Like most height-challenged people (5ft), I’ve always found standing-only gigs a bit hit and miss. So the news that one of my favourite bands, the mighty Alabama 3 are to do an Alabama 3 acoustic, complete with rather elegant sounding three-course dinner, is music to my ears.
And so to the Jazz Cafe in Camden. Downstairs is a cozy standing-room only space. Upstairs is reserved for diners, with a small horseshoe shaped area from where you can look down on the stage. There are only two rows of tables: the front ones have an good view of the stage and these are the ones I suggest you bag if there’s a band you really want to see. Payment covers seeing the band, and a main course (extras are, well, everything else – starters, dessert and drinks).
Alabama 3 (who I last saw at Paradise Gardens) are first on stage; they get us in the mood with five numbers, starting with Converted from first album Exile on Coldharbour Lane, leading on to the infectious You Don’t Dance to Techno Any More and my favourite – Too Sick to Pray. We’re all nicely warmed up by now, and ready for the support, young New Zealand band Kara Gordon and The Wreckage. Kara shambles on to the stage, a huge, gentle giant of a bloke, he picks up his guitar and … proceeds to blow us away with his skilful, bluesy, a‑bit-metal guitar playing. Reading about Kara there are comparisons with Hendrix, which I usually I’m wary of – but there is a natural and symbiotic relationship between Kara and his guitar which makes the comparison understandable. Between numbers Kara takes time to mumble earnestly into the mic and despite my best efforts, I understood not one word. I talk to Aurora Dawn in the break and she tells me how A3 were impressed by Kara and his band on their tour of New Zealand early 2012, and of their intention to help him gain recognition over here.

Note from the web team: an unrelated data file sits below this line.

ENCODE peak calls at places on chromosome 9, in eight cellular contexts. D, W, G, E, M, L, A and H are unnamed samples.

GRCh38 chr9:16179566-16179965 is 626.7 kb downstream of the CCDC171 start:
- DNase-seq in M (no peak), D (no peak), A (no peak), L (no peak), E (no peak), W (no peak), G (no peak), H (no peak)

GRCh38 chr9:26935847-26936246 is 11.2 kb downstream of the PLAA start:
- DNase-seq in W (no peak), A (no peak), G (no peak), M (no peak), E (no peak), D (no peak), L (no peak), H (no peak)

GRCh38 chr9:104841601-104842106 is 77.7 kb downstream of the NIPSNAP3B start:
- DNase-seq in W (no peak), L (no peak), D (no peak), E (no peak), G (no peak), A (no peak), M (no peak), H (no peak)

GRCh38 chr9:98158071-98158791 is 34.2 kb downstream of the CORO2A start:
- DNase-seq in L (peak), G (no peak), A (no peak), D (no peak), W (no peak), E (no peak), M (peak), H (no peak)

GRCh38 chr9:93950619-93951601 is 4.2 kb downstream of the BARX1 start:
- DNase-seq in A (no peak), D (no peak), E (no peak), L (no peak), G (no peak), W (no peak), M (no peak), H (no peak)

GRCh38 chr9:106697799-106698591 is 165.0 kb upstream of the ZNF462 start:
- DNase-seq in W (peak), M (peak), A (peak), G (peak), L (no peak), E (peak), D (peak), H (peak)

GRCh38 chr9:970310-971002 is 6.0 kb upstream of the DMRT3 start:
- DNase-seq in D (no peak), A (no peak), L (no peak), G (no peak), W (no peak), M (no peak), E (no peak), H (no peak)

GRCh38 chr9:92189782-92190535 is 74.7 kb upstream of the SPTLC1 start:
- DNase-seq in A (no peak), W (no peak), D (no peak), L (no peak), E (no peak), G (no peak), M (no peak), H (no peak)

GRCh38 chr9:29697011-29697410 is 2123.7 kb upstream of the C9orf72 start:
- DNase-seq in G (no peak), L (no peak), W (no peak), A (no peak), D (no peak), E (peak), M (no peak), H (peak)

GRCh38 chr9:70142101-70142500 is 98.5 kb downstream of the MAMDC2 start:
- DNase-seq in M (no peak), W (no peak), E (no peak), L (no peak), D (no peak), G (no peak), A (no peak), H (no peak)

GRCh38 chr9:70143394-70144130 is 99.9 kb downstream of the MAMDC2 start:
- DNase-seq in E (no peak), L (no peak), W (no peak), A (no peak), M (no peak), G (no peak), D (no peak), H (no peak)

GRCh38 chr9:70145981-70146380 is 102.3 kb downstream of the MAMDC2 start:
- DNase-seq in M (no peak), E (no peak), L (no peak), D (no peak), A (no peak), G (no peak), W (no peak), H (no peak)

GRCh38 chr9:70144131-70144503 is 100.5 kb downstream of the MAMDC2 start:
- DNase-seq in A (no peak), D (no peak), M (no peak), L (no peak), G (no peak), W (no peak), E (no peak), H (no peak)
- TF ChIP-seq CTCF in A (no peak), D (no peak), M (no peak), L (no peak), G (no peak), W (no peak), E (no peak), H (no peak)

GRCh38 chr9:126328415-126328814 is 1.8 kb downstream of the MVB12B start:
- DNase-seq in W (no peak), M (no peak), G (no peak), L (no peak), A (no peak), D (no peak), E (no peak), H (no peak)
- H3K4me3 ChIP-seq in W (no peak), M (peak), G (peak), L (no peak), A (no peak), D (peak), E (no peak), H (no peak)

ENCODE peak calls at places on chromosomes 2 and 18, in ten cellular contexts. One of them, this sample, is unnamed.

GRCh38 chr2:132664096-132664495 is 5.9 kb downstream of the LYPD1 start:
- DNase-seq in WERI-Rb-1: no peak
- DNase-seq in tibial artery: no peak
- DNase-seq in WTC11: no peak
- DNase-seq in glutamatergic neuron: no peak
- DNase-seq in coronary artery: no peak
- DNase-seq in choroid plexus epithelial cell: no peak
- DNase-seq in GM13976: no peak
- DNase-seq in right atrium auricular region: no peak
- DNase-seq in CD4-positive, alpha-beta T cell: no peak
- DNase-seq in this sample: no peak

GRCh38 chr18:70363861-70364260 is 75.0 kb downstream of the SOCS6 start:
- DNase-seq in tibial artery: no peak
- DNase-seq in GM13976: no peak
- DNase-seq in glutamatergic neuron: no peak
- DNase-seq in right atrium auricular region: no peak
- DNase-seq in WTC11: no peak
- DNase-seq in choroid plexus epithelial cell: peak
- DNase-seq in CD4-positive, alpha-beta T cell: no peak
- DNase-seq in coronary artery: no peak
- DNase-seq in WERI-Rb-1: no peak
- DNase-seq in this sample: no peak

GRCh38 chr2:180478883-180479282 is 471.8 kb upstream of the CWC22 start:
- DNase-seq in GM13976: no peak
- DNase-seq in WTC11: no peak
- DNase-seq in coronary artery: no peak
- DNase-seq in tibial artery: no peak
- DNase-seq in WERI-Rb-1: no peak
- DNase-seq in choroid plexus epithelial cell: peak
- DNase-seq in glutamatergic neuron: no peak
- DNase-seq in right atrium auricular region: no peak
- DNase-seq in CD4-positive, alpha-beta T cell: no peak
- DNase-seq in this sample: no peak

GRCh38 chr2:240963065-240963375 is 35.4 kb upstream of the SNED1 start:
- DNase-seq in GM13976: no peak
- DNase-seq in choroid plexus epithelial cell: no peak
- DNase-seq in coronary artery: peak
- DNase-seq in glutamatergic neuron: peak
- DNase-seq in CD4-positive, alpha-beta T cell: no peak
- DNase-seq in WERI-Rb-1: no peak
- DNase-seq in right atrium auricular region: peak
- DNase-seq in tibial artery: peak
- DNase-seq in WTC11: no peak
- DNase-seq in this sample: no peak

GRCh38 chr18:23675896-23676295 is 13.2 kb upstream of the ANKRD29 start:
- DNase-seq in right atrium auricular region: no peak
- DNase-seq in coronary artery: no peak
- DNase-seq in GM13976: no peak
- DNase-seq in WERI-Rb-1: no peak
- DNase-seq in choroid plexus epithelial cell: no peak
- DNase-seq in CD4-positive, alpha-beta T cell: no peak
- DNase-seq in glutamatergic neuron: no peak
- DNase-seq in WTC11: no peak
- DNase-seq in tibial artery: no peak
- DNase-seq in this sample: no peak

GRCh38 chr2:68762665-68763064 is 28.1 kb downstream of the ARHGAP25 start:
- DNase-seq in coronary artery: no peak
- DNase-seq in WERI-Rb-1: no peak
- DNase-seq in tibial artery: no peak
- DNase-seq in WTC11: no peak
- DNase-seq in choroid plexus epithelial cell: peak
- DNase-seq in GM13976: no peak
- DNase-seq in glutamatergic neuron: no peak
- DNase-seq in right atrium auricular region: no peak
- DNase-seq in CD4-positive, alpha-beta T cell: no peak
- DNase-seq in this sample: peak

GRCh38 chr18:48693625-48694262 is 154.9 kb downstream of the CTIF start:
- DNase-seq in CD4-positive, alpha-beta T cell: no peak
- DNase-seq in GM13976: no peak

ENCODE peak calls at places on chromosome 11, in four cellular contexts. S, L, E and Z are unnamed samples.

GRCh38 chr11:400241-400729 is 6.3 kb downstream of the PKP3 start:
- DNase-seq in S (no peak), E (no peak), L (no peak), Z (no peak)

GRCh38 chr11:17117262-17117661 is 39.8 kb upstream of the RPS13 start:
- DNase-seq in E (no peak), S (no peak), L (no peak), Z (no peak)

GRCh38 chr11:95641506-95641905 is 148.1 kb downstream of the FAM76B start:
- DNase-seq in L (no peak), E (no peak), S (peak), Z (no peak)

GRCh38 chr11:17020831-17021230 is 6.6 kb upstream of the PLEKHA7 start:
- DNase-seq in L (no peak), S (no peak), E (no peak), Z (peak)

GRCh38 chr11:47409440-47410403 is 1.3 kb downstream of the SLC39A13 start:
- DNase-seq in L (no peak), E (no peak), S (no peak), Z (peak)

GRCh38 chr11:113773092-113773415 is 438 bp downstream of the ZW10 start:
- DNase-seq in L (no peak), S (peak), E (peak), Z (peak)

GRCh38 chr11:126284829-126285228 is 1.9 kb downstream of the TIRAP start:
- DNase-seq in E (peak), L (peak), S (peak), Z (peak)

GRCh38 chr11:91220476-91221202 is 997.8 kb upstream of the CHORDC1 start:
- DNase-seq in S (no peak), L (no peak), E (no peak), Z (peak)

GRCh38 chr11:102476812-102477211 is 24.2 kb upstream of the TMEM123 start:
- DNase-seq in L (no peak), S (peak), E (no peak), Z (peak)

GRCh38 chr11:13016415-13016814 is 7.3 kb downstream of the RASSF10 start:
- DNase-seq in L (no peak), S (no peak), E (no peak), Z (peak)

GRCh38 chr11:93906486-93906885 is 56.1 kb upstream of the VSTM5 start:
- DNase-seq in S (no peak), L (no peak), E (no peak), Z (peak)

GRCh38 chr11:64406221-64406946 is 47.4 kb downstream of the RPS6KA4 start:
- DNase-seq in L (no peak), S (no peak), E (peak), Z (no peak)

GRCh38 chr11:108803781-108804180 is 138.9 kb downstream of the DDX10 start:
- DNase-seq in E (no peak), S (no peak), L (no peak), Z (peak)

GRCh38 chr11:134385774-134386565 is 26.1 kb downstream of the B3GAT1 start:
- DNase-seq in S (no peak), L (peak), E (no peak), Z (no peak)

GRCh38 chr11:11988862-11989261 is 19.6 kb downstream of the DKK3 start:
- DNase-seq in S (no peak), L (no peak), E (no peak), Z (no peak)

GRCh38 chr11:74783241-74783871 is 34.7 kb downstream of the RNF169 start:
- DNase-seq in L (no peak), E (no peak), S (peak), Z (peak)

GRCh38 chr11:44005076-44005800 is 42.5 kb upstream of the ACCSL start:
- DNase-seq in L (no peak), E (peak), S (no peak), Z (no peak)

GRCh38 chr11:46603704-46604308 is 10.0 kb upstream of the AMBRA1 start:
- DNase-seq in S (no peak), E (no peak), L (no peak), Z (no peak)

Alabama 3 return to the stage. The small and intimate club feels just right for the band’s acoustic numbers, and for Larry Love’s banter – he proves to be on fine form tonight. His voice is its usual deep purr, helped by swigs of whatever’s in the bottle, and accompanied by Aurora Dawn’s soaring soul vocals. He dedicates Up Above my Head to dead female rock stars: Amy Winehouse, Sandy Denny… et al. Kara and The Wreckage join A3 on stage for Woke Up this Morning – totally unrehearsed – Larry informs us. As the band move into the closing number, Aurora nips off for a bathroom visit, prompting Larry to dedicate the final number – R.E.H.A.B – to her bladder… and another A3 gig comes to an end.
Jazz Cafe Food
So how does the Jazz Cafe fare? This long-running venue has attracted mixed criticism, however we were greeted warmly and found the service swift and smiley. From the Southern US influenced menu we order salads, followed by Lamb Shanks with sweet potato mash, sauteed green beans and Creole mustard gravy. The lamb was deliciously slow-cooked and tender but in contrast to the sizeable hunk of meat, the portions of beans, potato and sauce were – although tasty – a little on the small side. One point to note is that when a band are playing, the diners seated in the ‘second’ row cannot see the stage, this means that they have to stand and crowd round your table. It feels a little odd to be eating dinner with people standing, pressed up against your table.